apomorphine via a sublingual thin film route results in Parkinson's patients
experiencing low to no oral irritation as a result of multiple daily
exposures to the drug for an extended period.
To achieve this, the Corporation currently expects to complete the following
clinical studies:
1 CTH-105 Pilot Study. A pilot study in patients with Parkinson's disease who
are naïve to the use of apomorphine and who experience at least one daily
"off" episode with a total duration of "off" in any 24-hour period of at
least 2 hours. This study is planned to examine the effect of APL-130277 on
relieving "off" episodes over a single day with a dose-titration used to
determine dose strengths necessary for future clinical development.

1 CTH-200 Bridging Study. A single dose, crossover comparative
bioavailability and PK study in healthy volunteers. This study is designed
to provide the clinical "bridge" to the FDA's finding of safety and
efficacy for the Reference Listed Drug (s.c. Apomorphine).

1 CTH-300a Efficacy Study in apomorphine naïve patients. A double-blind,
placebo-controlled, parallel-design study with Parkinson's patients who
have at least one "off" episode every 24 hours, with total "off" time of at
least 2 hours. The primary end point will be the change in the UPDRS III
score.

1 CTH-300b Efficacy Study in apomorphine experienced patients. A double
blind, placebo controlled, crossover-designed study with Parkinson's
patients who are presently controlled with the use of apomorphine. The
primary end point will be the change in the UPDRS III score. Upon
successful completion of CTH-300a and CTH-300b, the Corporation will
provide the results to the FDA and request a meeting to seek final guidance
for the design of Safety Study (CTH-301).

1 CTH-301 Safety Study. A long-term safety study in apomorphine naïve
Parkinson's patients who have at least one "off" episode every 24 hours,
with total "off" time of at least 2 hours. The study will specifically look
at the safety and tolerability of the new delivery route over a minimum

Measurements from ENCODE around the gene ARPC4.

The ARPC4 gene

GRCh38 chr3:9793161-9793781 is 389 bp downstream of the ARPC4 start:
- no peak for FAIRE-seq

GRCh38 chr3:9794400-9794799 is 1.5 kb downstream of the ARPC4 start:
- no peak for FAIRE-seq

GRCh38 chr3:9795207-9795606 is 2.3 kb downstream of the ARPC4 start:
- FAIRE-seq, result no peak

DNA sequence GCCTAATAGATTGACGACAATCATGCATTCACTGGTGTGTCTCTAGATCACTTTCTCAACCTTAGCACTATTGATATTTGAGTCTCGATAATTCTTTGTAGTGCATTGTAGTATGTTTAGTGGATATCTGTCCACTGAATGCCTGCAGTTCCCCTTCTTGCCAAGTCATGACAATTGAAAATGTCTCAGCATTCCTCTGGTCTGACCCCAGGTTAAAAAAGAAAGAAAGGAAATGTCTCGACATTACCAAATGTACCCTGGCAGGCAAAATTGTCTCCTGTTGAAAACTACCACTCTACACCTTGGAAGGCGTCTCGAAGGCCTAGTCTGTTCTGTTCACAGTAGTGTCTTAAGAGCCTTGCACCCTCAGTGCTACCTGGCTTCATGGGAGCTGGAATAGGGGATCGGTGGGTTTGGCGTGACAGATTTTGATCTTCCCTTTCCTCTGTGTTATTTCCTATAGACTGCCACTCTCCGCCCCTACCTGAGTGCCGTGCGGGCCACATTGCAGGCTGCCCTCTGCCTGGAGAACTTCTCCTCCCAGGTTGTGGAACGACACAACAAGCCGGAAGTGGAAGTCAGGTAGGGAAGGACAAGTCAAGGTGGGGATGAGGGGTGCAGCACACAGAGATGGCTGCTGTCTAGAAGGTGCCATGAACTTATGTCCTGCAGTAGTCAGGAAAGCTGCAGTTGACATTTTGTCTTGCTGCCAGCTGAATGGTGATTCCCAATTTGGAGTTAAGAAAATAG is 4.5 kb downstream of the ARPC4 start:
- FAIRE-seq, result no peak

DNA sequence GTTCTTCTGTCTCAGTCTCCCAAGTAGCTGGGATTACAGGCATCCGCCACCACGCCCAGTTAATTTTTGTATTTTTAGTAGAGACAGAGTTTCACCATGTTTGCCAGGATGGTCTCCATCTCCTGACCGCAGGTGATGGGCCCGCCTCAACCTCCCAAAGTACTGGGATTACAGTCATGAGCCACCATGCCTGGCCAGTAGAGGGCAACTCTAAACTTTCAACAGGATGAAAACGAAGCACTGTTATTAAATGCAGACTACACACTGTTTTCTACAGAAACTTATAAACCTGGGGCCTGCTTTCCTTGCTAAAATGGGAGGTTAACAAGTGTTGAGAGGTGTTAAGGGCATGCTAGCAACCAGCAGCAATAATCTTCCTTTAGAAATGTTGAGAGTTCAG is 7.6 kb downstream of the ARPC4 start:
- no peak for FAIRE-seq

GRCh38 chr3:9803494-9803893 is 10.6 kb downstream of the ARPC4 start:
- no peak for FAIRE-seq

period of 16 weeks.

The above clinical development plan has been vetted with both clinical experts
and regulatory consultants who have expertise in overseeing FDA 505(b)(2)
submissions to the Agency.
In parallel to the studies described above, the Corporation will be performing
the necessary scale-up, process validation and stability as part of the
Chemistry, Manufacturing and Controls ("CMC") requirements for the filing of
the NDA. Accordingly, all development will be performed according to current
Good Manufacturing Practices ("cGMP") methodology.
Upon completion of the efficacy and safety studies, as well as the CMC
section, the Corporation expects to begin preparation of a FDA 505(b)(2) NDA
in 2016.
About Apomorphine
Apomorphine, a potent dopamine agonist, is the only drug approved specifically
for the treatment of acute motor fluctuations/hypomobility (freezing or "off"
episodes) in patients with advanced Parkinson's disease. Presently,
apomorphine is administered by intermittent subcutaneous injection usually
via a pre-filled injection pen, or, in some cases outside the United States,
by continuous infusion pump. Drawbacks associated with subcutaneous injection
therapy for patients and caregivers include aversion to needles, the need for
multiple injections, which can be painful and are often associated with
irritation and inflammation at the injection site, and the requirement for a
degree of manual dexterity that some Parkinson's patients find difficult.
About Cynapsus Therapeutics
Cynapsus is a specialty pharmaceutical company developing a convenient...